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Chauvin Trial Lawyers Make Final Pitch 04/19 06:23


   MINNEAPOLIS (AP) -- Attorneys in the trial of a former Minneapolis police 
officer charged with killing George Floyd are set to make their closing 
arguments Monday, each side seeking to distill three weeks of testimony to 
persuade jurors to deliver their view of the right verdict.

   For prosecutors, Derek Chauvin recklessly squeezed the life from Floyd as he 
and two other officers pinned him to the street for 9 minutes, 29 seconds 
outside a corner market, despite Floyd's repeated cries that he couldn't 
breathe -- actions they say warrant conviction not just for manslaughter but 
also on two murder counts.

   For the defense, Floyd, who was Black, put himself at risk by swallowing 
fentanyl and methamphetamine, then resisted officers trying to arrest him -- 
factors that compounded his vulnerability to a diseased heart and raise 
sufficient doubt that Chauvin, who is white, should be acquitted.

   Each side will pull key testimony to support their narrative for what killed 
Floyd in a case that roiled America 11 months ago and continues to resonate. 
The anonymous jury will later deliver verdicts in a courthouse surrounded by 
concrete barriers and razor wire, in an anxious city heavily fortified by 
National Guard members and just days after fresh outrage erupted over the 
police killing of a 20-year-old Black man in a nearby suburb.

   The attorneys aren't limited by time, though legal experts say overlong 
arguments risk losing jurors' attention and may be less effective. Prosecutors 
Steve Schleicher and Jerry Blackwell will share the closing, with Schleicher 
leading off and Blackwell coming on for the last-word rebuttal of defense 
attorney Eric Nelson's closing.

   Chauvin, 45, is charged with second-degree murder, third-degree murder and 
second-degree manslaughter. Experts expect Schleicher to walk jurors through 
the elements of the charges. All three require the jury to conclude that 
Chauvin's actions were a "substantial causal factor" in Floyd's death -- and 
that his use of force was unreasonable.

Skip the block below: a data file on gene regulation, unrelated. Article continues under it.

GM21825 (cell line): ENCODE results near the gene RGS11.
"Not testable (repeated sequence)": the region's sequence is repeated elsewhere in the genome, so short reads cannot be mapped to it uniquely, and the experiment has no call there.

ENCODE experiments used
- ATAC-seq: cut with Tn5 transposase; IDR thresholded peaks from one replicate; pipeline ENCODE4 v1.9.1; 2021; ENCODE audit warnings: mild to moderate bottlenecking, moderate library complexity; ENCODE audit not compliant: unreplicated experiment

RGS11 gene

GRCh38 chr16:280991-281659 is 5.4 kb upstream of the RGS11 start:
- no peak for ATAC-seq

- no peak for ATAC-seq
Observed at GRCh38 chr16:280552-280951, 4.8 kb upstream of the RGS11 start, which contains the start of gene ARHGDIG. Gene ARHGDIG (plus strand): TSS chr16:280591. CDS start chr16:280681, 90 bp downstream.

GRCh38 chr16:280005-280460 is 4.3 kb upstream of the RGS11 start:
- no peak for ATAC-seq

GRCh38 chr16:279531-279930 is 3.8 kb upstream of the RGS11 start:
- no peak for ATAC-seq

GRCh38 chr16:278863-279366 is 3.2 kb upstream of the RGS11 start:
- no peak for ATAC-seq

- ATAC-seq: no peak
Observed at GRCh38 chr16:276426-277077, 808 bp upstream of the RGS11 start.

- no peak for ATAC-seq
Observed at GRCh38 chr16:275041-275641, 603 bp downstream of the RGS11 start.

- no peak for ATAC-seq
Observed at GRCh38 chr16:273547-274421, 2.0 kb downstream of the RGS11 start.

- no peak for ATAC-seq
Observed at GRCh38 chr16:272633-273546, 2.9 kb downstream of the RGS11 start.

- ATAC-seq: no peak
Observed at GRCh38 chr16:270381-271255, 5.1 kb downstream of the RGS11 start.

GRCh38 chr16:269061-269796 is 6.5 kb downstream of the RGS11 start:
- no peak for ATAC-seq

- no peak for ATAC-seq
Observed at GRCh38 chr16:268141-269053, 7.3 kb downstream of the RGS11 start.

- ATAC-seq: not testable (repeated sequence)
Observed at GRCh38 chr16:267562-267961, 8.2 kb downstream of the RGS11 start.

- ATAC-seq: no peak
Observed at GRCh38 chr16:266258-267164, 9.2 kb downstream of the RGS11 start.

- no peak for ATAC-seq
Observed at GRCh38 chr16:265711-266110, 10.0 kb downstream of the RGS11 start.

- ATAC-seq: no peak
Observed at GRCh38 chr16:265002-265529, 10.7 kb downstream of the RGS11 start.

Schleicher can remind jurors of key testimony from a myriad prosecution 
medical experts who testified that Floyd died of asphyxiation caused by being 
pinned to the pavement. He and Blackwell can point to plentiful testimony from 
use-of-force experts who said Chauvin's actions were clearly improper, as well 
as Minneapolis Police Department officials saying they were outside his 

   Video played a huge role at trial, both in buttressing the expert testimony 
and in driving home the emotional impact of Floyd's anguish and death. 
Prosecutors can re-play video during their closings, and experts say they 
expect it.

   Guilty verdicts must be unanimous, which means Nelson needs to raise doubt 
in the minds of just a single juror on the various counts. His closing is 
certain to return to the themes of his cross-examination of prosecution 
witnesses and the brief defense case he mounted.

   Nelson is sure to highlight how the county medical examiner, Dr. Andrew 
Baker, did not conclude that Floyd died of asphyxia -- putting him at odds with 
the prosecution's medical experts, even though Baker did call Floyd's death a 
homicide and testify that he believes Floyd's heart gave out in part due to 
being pinned to the ground.

   Nelson is also certain to remind the jury of Floyd's drug use, perhaps with 
the same language he frequently used during the testimony phase -- with 
questions that emphasized words such as "illicit." Despite the long duration of 
Floyd's restraint, he's likely to again portray Chauvin's use of force as 
dictated by "fluid" and "dynamic" factors that shouldn't be second-guessed, 
including the prospect that Chauvin was distracted by a threatening group of 

   Nelson is also likely to question perhaps the strongest single part of the 
state's case -- the video of Floyd's arrest, including bystander Darnella 
Frazier's video that largely established public perceptions of events. Nelson 
argued that camera angles can be deceptive, and used other views to suggest to 
jurors that Chauvin's knee wasn't on Floyd's neck at all times.

   "If I was Nelson, I'd do a lot of things, because a lot of things need to be 
done," Joe Friedberg, a local defense attorney not involved in the case, said. 
"He's in desperate trouble here."

   Fourteen jurors heard testimony, two of them alternates. If Judge Peter 
Cahill follows the usual practice of dismissing the last two chosen as 
alternates, the 12 who will deliberate will include six white and six Black or 
multiracial jurors.

   Second-degree murder requires prosecutors to prove Chauvin intended to harm 
Floyd. Third-degree murder requires proof that Chauvin's actions were 
"eminently dangerous" and done with indifference to loss of life. Second-degree 
manslaughter requires jurors to believe that he caused Floyd's death through 
negligence and consciously took the chance of causing severe injury or death.

   Each count carries a different maximum sentence: 40 years for second-degree 
unintentional murder, 25 years for third-degree murder, and 10 years for 
second-degree manslaughter. Sentencing guidelines call for far less time, 
including 12 1/2 years on either murder count.

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